Relating to an angle or angles; having an angle or angles; forming an angle or corner; sharp-cornered; pointed; as in, an angular figure.
##### Appears in these related concepts:
angular momentum
A vector quantity describing an object in circular motion; its magnitude is equal to the momentum of the particle, and the direction is perpendicular to the plane of its circular motion.
##### Appears in these related concepts:
atom
The smallest possible amount of matter which still retains its identity as a chemical element, now known to consist of a nucleus surrounded by electrons.
##### Appears in these related concepts:
circumference
The line that bounds a circle or other two-dimensional figure
##### Appears in these related concepts:
constructive interference
Occurs when waves interfere with each other crest to crest and the waves are exactly in phase with each other.
##### Appears in these related concepts:
equation
An assertion that two expressions are equal, expressed by writing the two expressions separated by an equal sign; from which one is to determine a particular quantity.
##### Appears in these related concepts:
interfere
(of waves) To be correlated with each other when overlapped or superposed.
##### Appears in these related concepts:
interference
An effect caused by the superposition of two systems of waves, such as a distortion on a broadcast signal due to atmospheric or other effects.
##### Appears in these related concepts:
matter
The basic structural component of the universe. Matter usually has mass and volume.
##### Appears in these related concepts:
matter wave
A concept reflects the wave-particle duality of matter. The theory was proposed by Louis de Broglie.
##### Appears in these related concepts:
Model
A representation of something difficult or impossible to display directly
##### Appears in these related concepts:
momentum
(of a body in motion) the product of its mass and velocity.
##### Appears in these related concepts:
motion
A change of position with respect to time.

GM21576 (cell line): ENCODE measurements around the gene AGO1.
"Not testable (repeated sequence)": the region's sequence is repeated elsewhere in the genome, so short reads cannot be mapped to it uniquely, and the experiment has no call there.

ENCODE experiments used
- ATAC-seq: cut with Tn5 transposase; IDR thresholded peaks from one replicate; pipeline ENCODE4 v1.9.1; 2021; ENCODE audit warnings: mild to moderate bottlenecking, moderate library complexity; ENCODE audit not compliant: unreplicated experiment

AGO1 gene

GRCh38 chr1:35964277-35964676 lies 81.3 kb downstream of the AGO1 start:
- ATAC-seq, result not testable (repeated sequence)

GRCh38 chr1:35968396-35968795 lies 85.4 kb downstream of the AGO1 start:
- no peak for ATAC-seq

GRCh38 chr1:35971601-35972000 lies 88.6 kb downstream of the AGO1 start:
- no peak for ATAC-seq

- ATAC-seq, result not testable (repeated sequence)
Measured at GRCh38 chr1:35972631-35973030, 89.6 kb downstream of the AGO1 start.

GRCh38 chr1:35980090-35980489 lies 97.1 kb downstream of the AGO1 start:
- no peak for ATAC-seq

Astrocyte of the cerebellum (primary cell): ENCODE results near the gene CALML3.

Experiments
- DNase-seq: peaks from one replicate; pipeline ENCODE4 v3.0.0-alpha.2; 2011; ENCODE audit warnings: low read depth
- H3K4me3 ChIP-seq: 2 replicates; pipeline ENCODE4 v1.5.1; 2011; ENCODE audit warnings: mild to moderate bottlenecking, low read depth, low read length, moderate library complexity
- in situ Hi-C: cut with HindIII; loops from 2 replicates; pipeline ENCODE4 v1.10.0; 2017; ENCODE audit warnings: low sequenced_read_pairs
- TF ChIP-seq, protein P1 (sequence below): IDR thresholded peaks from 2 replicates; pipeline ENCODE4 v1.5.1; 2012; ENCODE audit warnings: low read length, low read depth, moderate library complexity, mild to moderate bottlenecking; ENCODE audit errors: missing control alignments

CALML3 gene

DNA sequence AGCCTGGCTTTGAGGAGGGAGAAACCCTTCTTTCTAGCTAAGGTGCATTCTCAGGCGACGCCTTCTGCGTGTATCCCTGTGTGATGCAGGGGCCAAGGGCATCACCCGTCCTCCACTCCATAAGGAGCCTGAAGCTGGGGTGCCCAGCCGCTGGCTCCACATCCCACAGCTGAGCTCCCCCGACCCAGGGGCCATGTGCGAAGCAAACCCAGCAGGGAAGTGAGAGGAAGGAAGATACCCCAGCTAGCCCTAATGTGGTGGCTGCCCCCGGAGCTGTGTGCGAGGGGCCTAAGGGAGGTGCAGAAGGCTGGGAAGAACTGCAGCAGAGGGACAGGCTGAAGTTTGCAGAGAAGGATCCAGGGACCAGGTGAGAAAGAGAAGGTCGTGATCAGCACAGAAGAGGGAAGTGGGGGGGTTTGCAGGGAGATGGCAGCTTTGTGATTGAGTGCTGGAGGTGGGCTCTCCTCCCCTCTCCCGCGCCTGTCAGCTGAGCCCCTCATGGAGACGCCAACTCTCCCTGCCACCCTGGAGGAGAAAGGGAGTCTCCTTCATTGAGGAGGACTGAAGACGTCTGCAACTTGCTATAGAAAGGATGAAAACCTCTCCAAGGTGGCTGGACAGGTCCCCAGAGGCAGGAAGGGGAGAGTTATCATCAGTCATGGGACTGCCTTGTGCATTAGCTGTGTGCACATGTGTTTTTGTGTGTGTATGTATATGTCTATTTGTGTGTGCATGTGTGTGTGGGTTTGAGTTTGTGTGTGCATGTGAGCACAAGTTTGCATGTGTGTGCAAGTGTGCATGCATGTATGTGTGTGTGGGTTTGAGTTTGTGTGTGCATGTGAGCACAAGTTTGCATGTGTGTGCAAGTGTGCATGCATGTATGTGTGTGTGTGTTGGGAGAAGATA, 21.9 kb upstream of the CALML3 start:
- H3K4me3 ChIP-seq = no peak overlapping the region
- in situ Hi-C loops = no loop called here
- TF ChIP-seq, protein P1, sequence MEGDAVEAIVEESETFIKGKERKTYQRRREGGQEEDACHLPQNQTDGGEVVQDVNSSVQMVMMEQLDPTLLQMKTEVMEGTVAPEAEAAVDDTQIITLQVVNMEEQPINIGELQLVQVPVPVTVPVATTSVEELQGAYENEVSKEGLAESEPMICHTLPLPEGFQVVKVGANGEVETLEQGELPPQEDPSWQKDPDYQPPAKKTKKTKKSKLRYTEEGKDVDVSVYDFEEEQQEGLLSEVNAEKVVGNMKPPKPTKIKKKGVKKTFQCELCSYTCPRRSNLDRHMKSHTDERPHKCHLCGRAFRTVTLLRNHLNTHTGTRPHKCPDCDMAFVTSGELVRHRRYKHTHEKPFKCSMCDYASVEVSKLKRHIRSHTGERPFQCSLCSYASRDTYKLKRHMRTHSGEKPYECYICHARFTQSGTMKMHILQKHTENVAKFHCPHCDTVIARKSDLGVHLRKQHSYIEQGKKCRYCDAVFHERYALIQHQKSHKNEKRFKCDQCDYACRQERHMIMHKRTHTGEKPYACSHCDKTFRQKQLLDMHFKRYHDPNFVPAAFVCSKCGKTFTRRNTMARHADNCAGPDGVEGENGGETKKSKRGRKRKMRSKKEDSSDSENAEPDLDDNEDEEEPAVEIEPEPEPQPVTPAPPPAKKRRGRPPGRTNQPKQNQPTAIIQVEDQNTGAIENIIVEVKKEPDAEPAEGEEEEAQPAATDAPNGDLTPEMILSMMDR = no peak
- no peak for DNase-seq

##### Appears in these related concepts:
nucleus
the massive, positively charged central part of an atom, made up of protons and neutrons
##### Appears in these related concepts:
potential
A curve describing the situation where the difference in the potential energies of an object in two different positions depends only on those positions.
##### Appears in these related concepts:
quantization
The process of explaining a classical understanding of physical phenomena in terms of a newer understanding known as quantum mechanics.
##### Appears in these related concepts:
quantum
the smallest possible, and therefore indivisible, unit of a given quantity or quantifiable phenomenon
##### Appears in these related concepts:
quantum mechanics
The branch of physics that studies matter and energy at the level of atoms and other elementary particles; it substitutes probabilistic mechanisms for classical Newtonian ones.
##### Appears in these related concepts:
standing wave
A wave form which occurs in a limited, fixed medium in such a way that the reflected wave coincides with the produced wave. A common example is the vibration of the strings on a musical stringed instrument.
##### Appears in these related concepts:
theory
An explanation for patterns in nature that is supported by scientific evidence and verified multiple times by various groups of researchers
##### Appears in these related concepts:
wave
A moving disturbance in the energy level of a field.
##### Appears in these related concepts:
wave equation
An important second-order linear partial differential equation for the description of waves such as sound waves, light waves, and water waves.
##### Appears in these related concepts:
wavelength
The length of a single cycle of a wave, as measured by the distance between one peak or trough of a wave and the next; it is often designated in physics as λ, and corresponds to the velocity of the wave divided by its frequency.